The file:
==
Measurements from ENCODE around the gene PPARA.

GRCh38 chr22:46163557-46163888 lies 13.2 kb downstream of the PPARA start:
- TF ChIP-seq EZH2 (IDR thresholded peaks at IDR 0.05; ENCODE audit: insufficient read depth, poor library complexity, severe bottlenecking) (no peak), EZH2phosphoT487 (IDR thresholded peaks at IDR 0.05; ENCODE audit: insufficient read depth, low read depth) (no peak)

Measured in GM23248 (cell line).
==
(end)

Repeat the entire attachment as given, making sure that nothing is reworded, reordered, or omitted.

Measurements from ENCODE around the gene PPARA.

GRCh38 chr22:46163557-46163888 lies 13.2 kb downstream of the PPARA start:
- TF ChIP-seq EZH2 (IDR thresholded peaks at IDR 0.05; ENCODE audit: insufficient read depth, poor library complexity, severe bottlenecking) (no peak), EZH2phosphoT487 (IDR thresholded peaks at IDR 0.05; ENCODE audit: insufficient read depth, low read depth) (no peak)

Measured in GM23248 (cell line).